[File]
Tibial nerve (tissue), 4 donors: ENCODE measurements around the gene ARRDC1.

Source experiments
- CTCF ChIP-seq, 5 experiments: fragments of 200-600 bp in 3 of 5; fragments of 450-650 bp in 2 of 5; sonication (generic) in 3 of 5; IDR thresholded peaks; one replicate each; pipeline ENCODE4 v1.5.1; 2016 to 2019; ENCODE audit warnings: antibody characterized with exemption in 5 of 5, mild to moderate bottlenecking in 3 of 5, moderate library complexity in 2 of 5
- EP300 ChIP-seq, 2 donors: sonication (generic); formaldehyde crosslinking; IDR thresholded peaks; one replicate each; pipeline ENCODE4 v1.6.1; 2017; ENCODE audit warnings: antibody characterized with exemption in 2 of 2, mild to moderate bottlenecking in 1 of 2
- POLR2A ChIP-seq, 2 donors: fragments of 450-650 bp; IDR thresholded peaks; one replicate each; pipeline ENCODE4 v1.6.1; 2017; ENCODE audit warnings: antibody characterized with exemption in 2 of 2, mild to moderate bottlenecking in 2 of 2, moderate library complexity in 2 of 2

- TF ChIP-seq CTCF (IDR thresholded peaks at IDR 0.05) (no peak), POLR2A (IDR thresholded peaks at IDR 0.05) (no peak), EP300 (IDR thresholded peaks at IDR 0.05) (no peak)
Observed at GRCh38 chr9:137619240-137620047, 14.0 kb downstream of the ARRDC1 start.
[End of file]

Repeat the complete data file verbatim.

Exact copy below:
Tibial nerve (tissue), 4 donors: ENCODE measurements around the gene ARRDC1.

Source experiments
- CTCF ChIP-seq, 5 experiments: fragments of 200-600 bp in 3 of 5; fragments of 450-650 bp in 2 of 5; sonication (generic) in 3 of 5; IDR thresholded peaks; one replicate each; pipeline ENCODE4 v1.5.1; 2016 to 2019; ENCODE audit warnings: antibody characterized with exemption in 5 of 5, mild to moderate bottlenecking in 3 of 5, moderate library complexity in 2 of 5
- EP300 ChIP-seq, 2 donors: sonication (generic); formaldehyde crosslinking; IDR thresholded peaks; one replicate each; pipeline ENCODE4 v1.6.1; 2017; ENCODE audit warnings: antibody characterized with exemption in 2 of 2, mild to moderate bottlenecking in 1 of 2
- POLR2A ChIP-seq, 2 donors: fragments of 450-650 bp; IDR thresholded peaks; one replicate each; pipeline ENCODE4 v1.6.1; 2017; ENCODE audit warnings: antibody characterized with exemption in 2 of 2, mild to moderate bottlenecking in 2 of 2, moderate library complexity in 2 of 2

- TF ChIP-seq CTCF (IDR thresholded peaks at IDR 0.05) (no peak), POLR2A (IDR thresholded peaks at IDR 0.05) (no peak), EP300 (IDR thresholded peaks at IDR 0.05) (no peak)
Observed at GRCh38 chr9:137619240-137620047, 14.0 kb downstream of the ARRDC1 start.